Defence of dissertation in the field of engineering physics, Rui Guo, M.Sc.
Manipulating the properties of metal nanoparticle arrays via lattice geometry
Rui Guo, M.Sc., will defend the dissertation "Dispersions and light-matter interactions in plasmonic lattices of different geometries" on 20 September 2018 at 12 noon at the Aalto University School of Science, lecture hall H304, Otakaari 1, Espoo. In this dissertation the collective modes supported by metal nanoparticle arrays were investigated systematically, focusing on the effects of lattice geometries. A new type of nanolaser was presented based on the geometrical effects.
Metal nanoparticle arrays show collective resonances, that is to say, under proper conditions the electromagnetic field surrounding the whole array will oscillate in coherence. This appealing property can be observed by spectral measurements where the dispersions indicate the collective modes; and can be implemented for different purposes from efficient LED lighting to lasing and Bose-Einstein condensation.
The collective modes, called surface lattice resonances (SLRs) can be tuned by different parameters. Here we emphasize the effects caused by the lattice geometries of the nanoparticle arrays. We are able to design and fabricate different lattice types – square, rectangular, rhombus, hexagonal, honeycomb and Lieb lattices. Spectral measurements reveal their different dispersions and polarization dependences, we also provide a simple way to interpret the dispersions even for the more complicated lattices.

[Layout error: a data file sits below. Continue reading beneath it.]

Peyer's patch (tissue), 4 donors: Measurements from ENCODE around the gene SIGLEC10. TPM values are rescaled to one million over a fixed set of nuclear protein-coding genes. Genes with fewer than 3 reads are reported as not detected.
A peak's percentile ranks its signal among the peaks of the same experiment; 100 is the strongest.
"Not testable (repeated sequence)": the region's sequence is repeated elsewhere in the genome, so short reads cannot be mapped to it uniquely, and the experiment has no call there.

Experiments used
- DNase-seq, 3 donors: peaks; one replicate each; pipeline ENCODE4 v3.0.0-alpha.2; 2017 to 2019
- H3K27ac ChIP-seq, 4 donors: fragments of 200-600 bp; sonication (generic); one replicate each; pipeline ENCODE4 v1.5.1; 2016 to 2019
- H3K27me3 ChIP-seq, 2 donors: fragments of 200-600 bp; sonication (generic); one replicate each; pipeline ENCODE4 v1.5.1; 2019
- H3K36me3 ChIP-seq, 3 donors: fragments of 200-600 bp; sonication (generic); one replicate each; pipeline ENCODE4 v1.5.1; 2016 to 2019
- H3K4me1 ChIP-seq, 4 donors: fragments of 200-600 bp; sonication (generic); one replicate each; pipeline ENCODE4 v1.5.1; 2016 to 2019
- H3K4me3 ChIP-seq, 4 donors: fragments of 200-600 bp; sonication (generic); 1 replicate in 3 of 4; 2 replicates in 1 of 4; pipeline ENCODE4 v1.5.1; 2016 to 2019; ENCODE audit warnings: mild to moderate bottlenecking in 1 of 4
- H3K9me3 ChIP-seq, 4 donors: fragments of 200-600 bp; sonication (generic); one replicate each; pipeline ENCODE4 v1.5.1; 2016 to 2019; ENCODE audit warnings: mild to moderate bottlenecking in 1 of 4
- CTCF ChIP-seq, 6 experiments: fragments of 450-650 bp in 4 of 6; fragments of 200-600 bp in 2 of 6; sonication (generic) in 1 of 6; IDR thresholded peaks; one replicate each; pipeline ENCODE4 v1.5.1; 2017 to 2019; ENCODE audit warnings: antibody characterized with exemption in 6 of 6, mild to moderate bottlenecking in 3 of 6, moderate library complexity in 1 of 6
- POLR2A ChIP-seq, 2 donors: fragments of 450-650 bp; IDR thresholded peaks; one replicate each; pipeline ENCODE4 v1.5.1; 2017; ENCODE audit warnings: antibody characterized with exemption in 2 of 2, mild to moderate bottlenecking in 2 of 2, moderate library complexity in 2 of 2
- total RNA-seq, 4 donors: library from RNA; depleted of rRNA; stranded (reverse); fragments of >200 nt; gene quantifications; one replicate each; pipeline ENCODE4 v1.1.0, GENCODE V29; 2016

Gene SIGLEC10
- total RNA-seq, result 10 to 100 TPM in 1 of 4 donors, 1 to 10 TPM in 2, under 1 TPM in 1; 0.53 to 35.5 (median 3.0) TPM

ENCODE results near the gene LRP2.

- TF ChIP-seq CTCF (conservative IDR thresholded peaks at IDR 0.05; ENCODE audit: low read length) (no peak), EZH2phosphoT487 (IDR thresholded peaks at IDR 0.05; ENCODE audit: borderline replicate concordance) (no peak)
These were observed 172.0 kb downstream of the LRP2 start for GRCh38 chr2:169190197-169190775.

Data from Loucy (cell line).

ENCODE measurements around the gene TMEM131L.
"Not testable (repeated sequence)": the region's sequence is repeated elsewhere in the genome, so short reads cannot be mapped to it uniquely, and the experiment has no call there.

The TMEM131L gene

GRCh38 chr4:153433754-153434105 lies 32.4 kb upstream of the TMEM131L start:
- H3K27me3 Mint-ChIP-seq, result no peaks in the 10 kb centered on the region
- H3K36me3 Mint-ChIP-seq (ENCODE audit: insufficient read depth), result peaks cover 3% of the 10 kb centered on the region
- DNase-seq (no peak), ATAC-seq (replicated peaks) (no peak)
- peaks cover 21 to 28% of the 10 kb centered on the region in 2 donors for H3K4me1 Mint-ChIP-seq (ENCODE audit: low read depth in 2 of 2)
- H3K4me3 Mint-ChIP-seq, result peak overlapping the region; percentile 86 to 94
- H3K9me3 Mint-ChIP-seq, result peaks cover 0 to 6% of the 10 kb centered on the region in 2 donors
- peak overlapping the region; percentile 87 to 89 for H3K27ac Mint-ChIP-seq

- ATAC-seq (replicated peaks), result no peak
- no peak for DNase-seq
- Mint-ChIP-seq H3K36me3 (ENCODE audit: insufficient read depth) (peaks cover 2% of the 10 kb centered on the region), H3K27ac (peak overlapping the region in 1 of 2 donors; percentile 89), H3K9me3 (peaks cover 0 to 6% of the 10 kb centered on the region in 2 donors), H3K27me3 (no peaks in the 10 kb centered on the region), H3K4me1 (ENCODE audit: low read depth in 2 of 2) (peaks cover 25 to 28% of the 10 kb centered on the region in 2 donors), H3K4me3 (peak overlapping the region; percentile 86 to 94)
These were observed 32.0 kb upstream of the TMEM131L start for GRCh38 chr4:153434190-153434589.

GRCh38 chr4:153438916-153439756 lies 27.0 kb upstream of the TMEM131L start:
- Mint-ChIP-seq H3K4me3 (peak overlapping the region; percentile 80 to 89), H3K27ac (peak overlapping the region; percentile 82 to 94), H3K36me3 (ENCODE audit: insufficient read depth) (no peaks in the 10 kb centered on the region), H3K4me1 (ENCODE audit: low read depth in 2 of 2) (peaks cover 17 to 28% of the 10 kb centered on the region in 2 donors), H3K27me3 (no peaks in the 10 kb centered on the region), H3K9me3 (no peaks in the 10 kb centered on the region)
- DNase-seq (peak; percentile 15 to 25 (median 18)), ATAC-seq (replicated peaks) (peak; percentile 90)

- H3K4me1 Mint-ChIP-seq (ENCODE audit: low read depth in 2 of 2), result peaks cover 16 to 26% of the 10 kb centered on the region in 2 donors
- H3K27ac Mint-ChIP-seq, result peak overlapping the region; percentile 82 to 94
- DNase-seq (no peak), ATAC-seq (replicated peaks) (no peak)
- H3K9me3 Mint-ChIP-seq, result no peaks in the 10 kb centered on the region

By increasing the detectable angle, we can dig into the dispersions into the boarder of a region called the first Brillouin zone, where interesting phenomena can be observed. Especially, a honeycomb lattice immersed into a dye solution was found to be lasing at the K-points of the momentum space, namely, emitted six off-normal laser beams in a hexagonal configuration, upon a proper pumping condition. The six laser beams show different polarization dependences, from which we can conclude that they are all stemming from a singlet mode, one of the eigenstates supported by a honeycomb lattice. These new findings have especially promising applications as new light sources and in further studies in topological properties in nanophotonic systems.
Opponent: Professor Bill Barnes, University of Exeter, UK
Custos: Professor Päivi Törmä, Aalto University School of Science, Department of Applied Physics